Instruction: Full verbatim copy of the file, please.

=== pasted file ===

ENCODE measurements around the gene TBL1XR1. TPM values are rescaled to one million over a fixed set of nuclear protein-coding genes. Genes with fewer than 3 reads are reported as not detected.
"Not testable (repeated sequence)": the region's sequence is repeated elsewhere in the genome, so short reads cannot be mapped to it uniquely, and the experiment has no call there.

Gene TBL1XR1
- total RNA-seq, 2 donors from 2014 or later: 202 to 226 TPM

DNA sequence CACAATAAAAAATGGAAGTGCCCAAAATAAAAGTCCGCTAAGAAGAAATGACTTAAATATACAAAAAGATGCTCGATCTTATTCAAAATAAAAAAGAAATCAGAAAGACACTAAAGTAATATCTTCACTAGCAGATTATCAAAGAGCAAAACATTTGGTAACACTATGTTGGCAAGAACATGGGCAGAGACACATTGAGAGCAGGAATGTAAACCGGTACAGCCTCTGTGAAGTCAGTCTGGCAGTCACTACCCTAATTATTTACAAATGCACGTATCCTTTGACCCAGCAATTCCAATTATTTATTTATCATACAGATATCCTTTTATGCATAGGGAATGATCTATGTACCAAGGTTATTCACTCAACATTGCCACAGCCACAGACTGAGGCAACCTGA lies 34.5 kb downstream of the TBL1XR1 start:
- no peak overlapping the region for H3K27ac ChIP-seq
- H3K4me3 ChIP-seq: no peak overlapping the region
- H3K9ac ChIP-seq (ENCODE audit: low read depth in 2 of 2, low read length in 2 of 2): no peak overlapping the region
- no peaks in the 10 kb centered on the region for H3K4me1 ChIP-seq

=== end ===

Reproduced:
ENCODE measurements around the gene TBL1XR1. TPM values are rescaled to one million over a fixed set of nuclear protein-coding genes. Genes with fewer than 3 reads are reported as not detected.
"Not testable (repeated sequence)": the region's sequence is repeated elsewhere in the genome, so short reads cannot be mapped to it uniquely, and the experiment has no call there.

Gene TBL1XR1
- total RNA-seq, 2 donors from 2014 or later: 202 to 226 TPM

DNA sequence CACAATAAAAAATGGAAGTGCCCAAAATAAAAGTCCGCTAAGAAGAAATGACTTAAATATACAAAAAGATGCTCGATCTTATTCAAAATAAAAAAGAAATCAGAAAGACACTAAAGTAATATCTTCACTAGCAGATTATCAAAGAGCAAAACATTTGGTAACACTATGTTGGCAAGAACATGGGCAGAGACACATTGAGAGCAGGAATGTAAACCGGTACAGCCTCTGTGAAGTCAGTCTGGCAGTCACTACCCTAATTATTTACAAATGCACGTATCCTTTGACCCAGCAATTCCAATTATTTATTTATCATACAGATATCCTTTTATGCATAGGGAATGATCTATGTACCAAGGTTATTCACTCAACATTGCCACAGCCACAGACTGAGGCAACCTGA lies 34.5 kb downstream of the TBL1XR1 start:
- no peak overlapping the region for H3K27ac ChIP-seq
- H3K4me3 ChIP-seq: no peak overlapping the region
- H3K9ac ChIP-seq (ENCODE audit: low read depth in 2 of 2, low read length in 2 of 2): no peak overlapping the region
- no peaks in the 10 kb centered on the region for H3K4me1 ChIP-seq